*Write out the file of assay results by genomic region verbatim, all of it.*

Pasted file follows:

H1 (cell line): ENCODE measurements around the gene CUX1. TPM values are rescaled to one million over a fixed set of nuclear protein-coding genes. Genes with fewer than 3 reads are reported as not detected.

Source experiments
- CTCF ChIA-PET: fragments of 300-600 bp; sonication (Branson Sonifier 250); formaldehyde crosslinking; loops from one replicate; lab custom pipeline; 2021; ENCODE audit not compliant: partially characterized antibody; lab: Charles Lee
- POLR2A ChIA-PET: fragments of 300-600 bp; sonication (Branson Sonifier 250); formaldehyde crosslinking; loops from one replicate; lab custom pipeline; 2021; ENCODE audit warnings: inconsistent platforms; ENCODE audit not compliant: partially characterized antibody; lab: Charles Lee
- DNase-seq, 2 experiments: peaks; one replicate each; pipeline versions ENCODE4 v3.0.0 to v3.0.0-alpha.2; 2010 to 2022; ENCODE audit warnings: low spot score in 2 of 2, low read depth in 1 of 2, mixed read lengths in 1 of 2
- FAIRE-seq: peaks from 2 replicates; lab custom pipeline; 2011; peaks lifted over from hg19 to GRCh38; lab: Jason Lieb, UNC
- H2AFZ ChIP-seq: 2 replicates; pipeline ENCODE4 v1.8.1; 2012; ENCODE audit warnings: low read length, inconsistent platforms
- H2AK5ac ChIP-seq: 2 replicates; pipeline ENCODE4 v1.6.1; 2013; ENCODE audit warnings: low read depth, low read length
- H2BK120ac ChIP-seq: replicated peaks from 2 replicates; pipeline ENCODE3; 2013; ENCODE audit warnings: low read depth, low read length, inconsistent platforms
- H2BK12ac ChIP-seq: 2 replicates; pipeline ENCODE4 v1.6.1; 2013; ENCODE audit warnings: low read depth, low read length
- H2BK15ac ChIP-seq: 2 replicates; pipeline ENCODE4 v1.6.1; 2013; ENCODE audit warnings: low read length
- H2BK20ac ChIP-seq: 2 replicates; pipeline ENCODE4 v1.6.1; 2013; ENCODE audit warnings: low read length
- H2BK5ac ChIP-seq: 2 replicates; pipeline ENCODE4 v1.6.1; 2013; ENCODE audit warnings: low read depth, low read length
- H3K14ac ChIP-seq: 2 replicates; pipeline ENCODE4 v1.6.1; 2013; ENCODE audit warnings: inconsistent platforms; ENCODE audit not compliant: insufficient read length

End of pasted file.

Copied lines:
H1 (cell line): ENCODE measurements around the gene CUX1. TPM values are rescaled to one million over a fixed set of nuclear protein-coding genes. Genes with fewer than 3 reads are reported as not detected.

Source experiments
- CTCF ChIA-PET: fragments of 300-600 bp; sonication (Branson Sonifier 250); formaldehyde crosslinking; loops from one replicate; lab custom pipeline; 2021; ENCODE audit not compliant: partially characterized antibody; lab: Charles Lee
- POLR2A ChIA-PET: fragments of 300-600 bp; sonication (Branson Sonifier 250); formaldehyde crosslinking; loops from one replicate; lab custom pipeline; 2021; ENCODE audit warnings: inconsistent platforms; ENCODE audit not compliant: partially characterized antibody; lab: Charles Lee
- DNase-seq, 2 experiments: peaks; one replicate each; pipeline versions ENCODE4 v3.0.0 to v3.0.0-alpha.2; 2010 to 2022; ENCODE audit warnings: low spot score in 2 of 2, low read depth in 1 of 2, mixed read lengths in 1 of 2
- FAIRE-seq: peaks from 2 replicates; lab custom pipeline; 2011; peaks lifted over from hg19 to GRCh38; lab: Jason Lieb, UNC
- H2AFZ ChIP-seq: 2 replicates; pipeline ENCODE4 v1.8.1; 2012; ENCODE audit warnings: low read length, inconsistent platforms
- H2AK5ac ChIP-seq: 2 replicates; pipeline ENCODE4 v1.6.1; 2013; ENCODE audit warnings: low read depth, low read length
- H2BK120ac ChIP-seq: replicated peaks from 2 replicates; pipeline ENCODE3; 2013; ENCODE audit warnings: low read depth, low read length, inconsistent platforms
- H2BK12ac ChIP-seq: 2 replicates; pipeline ENCODE4 v1.6.1; 2013; ENCODE audit warnings: low read depth, low read length
- H2BK15ac ChIP-seq: 2 replicates; pipeline ENCODE4 v1.6.1; 2013; ENCODE audit warnings: low read length
- H2BK20ac ChIP-seq: 2 replicates; pipeline ENCODE4 v1.6.1; 2013; ENCODE audit warnings: low read length
- H2BK5ac ChIP-seq: 2 replicates; pipeline ENCODE4 v1.6.1; 2013; ENCODE audit warnings: low read depth, low read length
- H3K14ac ChIP-seq: 2 replicates; pipeline ENCODE4 v1.6.1; 2013; ENCODE audit warnings: inconsistent platforms; ENCODE audit not compliant: insufficient read length